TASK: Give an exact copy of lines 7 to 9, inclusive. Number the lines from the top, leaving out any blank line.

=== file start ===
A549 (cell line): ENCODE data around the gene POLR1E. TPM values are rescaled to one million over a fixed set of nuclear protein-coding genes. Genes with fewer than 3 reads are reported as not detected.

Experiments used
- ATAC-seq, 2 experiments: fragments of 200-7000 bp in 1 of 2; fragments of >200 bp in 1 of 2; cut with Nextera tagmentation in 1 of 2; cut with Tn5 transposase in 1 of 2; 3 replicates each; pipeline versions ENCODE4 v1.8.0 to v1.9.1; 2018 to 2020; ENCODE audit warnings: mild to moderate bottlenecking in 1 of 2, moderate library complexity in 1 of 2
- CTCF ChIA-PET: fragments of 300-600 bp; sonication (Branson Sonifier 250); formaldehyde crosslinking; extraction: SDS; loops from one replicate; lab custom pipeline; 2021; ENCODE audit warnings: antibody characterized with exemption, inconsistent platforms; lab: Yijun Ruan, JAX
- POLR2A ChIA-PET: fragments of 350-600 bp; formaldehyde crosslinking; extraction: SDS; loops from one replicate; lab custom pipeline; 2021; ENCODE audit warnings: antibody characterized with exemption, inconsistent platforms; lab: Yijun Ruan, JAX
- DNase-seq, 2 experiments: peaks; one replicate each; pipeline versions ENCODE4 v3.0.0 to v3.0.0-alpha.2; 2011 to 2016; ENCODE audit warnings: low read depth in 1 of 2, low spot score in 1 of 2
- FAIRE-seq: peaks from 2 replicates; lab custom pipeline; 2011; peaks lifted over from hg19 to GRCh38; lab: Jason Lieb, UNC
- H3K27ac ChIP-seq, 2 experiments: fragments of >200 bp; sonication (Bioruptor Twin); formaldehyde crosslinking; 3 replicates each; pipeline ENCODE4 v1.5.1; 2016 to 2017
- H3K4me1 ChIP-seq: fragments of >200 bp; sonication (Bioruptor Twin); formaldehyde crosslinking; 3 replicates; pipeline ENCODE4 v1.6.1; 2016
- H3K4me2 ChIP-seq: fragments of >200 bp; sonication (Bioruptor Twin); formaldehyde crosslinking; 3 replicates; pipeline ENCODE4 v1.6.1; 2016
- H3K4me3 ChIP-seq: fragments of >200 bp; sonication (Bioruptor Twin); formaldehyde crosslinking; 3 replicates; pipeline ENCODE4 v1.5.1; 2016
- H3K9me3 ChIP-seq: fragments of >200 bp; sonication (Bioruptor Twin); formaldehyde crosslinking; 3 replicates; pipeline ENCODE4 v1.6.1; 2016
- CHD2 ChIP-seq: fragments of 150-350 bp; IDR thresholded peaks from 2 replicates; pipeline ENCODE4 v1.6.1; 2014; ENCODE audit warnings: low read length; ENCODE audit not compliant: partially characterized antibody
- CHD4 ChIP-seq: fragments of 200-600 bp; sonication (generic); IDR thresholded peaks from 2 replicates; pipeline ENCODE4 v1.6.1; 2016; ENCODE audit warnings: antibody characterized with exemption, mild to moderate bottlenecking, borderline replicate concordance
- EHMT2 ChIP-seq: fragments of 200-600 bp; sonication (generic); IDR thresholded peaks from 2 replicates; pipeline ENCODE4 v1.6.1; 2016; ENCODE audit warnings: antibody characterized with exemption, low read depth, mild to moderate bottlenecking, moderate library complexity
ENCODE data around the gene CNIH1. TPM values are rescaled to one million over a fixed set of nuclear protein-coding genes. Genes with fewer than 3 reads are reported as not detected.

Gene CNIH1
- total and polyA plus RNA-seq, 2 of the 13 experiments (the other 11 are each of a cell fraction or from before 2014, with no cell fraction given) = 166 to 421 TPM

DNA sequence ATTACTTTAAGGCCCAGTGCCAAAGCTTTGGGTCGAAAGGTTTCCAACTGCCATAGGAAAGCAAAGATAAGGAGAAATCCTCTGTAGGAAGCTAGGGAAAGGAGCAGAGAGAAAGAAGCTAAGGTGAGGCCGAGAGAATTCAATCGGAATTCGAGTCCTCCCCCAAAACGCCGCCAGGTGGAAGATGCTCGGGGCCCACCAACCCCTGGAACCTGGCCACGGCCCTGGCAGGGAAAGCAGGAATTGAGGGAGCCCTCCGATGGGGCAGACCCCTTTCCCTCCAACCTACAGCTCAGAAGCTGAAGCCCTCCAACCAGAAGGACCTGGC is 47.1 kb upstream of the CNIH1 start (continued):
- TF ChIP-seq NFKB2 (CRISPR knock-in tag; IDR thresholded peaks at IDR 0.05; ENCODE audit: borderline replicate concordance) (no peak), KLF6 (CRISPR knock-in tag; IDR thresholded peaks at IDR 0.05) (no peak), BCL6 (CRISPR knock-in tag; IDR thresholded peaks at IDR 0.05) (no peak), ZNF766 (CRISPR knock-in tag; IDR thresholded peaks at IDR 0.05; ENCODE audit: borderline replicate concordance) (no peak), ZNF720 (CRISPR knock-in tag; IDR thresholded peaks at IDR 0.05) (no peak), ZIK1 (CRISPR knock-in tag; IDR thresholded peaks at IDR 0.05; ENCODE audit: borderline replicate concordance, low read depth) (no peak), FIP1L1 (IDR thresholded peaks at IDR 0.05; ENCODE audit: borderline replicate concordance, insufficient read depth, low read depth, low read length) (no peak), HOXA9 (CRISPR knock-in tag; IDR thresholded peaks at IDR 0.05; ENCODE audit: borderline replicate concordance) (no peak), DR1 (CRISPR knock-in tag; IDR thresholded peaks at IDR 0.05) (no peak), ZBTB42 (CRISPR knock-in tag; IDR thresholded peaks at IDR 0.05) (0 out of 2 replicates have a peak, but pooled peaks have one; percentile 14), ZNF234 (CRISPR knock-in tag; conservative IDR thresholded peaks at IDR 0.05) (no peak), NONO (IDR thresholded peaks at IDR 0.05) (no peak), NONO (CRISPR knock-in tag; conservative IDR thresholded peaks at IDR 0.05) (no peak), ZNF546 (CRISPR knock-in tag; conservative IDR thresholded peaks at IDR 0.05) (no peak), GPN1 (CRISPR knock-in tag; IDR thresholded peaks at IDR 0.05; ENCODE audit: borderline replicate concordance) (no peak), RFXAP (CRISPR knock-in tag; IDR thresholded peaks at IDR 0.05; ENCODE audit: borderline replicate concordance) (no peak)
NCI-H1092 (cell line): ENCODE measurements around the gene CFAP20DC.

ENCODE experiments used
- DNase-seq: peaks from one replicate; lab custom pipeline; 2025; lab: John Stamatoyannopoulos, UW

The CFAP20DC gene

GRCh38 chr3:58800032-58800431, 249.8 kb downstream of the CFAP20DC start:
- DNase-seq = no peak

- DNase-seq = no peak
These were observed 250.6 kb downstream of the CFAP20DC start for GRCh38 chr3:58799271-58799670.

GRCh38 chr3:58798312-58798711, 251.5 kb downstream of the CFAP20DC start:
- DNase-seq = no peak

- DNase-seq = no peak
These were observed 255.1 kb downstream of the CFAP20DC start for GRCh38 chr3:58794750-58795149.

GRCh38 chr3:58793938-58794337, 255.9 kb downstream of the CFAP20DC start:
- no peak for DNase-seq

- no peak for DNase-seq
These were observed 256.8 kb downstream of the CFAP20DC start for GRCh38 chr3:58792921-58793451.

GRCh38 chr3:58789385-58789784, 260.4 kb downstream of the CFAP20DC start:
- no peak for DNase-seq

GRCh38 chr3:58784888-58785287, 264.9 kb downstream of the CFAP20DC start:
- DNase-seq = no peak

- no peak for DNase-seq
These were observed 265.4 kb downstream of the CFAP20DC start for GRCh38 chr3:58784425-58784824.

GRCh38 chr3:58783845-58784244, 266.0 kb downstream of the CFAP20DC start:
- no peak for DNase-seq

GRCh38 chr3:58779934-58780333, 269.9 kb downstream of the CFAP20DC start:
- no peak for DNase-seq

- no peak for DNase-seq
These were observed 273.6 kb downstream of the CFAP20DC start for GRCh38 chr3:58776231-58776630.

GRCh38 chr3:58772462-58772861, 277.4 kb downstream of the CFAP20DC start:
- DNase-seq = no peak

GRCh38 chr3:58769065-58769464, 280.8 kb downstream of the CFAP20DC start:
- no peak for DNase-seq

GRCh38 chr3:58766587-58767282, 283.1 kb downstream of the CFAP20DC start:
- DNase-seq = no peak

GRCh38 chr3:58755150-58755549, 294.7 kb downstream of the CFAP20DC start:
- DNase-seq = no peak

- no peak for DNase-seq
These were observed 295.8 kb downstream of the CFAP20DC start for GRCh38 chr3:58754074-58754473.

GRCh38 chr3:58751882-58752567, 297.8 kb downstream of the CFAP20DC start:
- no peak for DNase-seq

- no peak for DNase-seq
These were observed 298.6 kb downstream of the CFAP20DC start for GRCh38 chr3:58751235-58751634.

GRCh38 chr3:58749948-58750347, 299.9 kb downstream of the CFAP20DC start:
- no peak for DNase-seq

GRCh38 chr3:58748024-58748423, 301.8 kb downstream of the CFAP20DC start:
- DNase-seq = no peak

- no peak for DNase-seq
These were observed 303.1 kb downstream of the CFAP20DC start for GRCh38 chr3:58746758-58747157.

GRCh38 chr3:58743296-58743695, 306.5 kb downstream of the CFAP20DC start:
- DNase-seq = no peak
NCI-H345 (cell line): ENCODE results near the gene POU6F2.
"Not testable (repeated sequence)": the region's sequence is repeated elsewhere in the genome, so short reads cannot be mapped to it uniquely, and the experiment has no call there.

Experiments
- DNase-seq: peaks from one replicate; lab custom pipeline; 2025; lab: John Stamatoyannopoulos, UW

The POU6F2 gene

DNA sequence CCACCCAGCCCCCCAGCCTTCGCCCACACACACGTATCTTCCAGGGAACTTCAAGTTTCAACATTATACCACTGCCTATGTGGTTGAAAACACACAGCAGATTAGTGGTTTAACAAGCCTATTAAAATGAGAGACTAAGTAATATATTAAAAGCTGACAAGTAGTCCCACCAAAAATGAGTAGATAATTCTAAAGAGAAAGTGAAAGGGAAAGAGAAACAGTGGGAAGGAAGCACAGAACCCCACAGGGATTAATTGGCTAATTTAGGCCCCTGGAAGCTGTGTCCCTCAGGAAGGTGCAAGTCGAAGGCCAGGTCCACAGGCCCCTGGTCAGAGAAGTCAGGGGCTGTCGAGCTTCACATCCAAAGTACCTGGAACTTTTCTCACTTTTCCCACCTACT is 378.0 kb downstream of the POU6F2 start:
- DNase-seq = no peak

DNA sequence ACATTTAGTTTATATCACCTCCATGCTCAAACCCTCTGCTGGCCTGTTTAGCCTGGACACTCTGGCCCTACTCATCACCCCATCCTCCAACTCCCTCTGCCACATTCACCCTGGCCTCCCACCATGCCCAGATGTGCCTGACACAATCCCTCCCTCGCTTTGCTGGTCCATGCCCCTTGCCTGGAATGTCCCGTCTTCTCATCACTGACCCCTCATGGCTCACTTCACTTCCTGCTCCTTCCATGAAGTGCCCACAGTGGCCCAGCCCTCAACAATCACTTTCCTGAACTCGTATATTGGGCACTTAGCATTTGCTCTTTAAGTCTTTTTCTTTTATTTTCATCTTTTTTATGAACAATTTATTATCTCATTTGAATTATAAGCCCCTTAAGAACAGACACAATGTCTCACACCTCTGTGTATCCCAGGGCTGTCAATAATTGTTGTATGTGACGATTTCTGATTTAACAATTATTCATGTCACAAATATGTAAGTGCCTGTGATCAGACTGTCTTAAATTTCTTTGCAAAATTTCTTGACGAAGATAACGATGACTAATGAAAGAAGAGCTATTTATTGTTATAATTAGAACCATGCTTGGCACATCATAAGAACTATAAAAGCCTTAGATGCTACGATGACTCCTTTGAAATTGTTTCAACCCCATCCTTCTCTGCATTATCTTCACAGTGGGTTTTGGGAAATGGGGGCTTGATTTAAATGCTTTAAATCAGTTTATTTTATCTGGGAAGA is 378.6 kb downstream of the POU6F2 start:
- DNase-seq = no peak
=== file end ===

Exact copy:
- FAIRE-seq: peaks from 2 replicates; lab custom pipeline; 2011; peaks lifted over from hg19 to GRCh38; lab: Jason Lieb, UNC
- H3K27ac ChIP-seq, 2 experiments: fragments of >200 bp; sonication (Bioruptor Twin); formaldehyde crosslinking; 3 replicates each; pipeline ENCODE4 v1.5.1; 2016 to 2017
- H3K4me1 ChIP-seq: fragments of >200 bp; sonication (Bioruptor Twin); formaldehyde crosslinking; 3 replicates; pipeline ENCODE4 v1.6.1; 2016